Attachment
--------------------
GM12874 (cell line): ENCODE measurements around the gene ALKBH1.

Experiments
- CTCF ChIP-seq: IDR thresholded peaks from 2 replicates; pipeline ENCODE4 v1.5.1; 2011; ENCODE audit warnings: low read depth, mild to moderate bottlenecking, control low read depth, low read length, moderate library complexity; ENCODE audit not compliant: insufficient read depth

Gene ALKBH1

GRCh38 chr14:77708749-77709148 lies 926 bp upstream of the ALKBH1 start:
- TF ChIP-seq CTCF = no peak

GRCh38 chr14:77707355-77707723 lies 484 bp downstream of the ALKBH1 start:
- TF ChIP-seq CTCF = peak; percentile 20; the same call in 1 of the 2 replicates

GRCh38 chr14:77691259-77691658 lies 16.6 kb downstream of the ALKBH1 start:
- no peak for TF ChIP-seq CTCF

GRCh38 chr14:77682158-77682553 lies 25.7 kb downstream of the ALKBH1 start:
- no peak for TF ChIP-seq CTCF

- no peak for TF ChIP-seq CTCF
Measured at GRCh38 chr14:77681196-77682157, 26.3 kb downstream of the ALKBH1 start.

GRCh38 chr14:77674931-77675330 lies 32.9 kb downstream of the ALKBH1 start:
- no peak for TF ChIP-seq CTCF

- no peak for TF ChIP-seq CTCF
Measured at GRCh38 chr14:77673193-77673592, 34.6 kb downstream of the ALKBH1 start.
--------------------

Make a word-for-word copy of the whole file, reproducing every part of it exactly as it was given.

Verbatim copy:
GM12874 (cell line): ENCODE measurements around the gene ALKBH1.

Experiments
- CTCF ChIP-seq: IDR thresholded peaks from 2 replicates; pipeline ENCODE4 v1.5.1; 2011; ENCODE audit warnings: low read depth, mild to moderate bottlenecking, control low read depth, low read length, moderate library complexity; ENCODE audit not compliant: insufficient read depth

Gene ALKBH1

GRCh38 chr14:77708749-77709148 lies 926 bp upstream of the ALKBH1 start:
- TF ChIP-seq CTCF = no peak

GRCh38 chr14:77707355-77707723 lies 484 bp downstream of the ALKBH1 start:
- TF ChIP-seq CTCF = peak; percentile 20; the same call in 1 of the 2 replicates

GRCh38 chr14:77691259-77691658 lies 16.6 kb downstream of the ALKBH1 start:
- no peak for TF ChIP-seq CTCF

GRCh38 chr14:77682158-77682553 lies 25.7 kb downstream of the ALKBH1 start:
- no peak for TF ChIP-seq CTCF

- no peak for TF ChIP-seq CTCF
Measured at GRCh38 chr14:77681196-77682157, 26.3 kb downstream of the ALKBH1 start.

GRCh38 chr14:77674931-77675330 lies 32.9 kb downstream of the ALKBH1 start:
- no peak for TF ChIP-seq CTCF

- no peak for TF ChIP-seq CTCF
Measured at GRCh38 chr14:77673193-77673592, 34.6 kb downstream of the ALKBH1 start.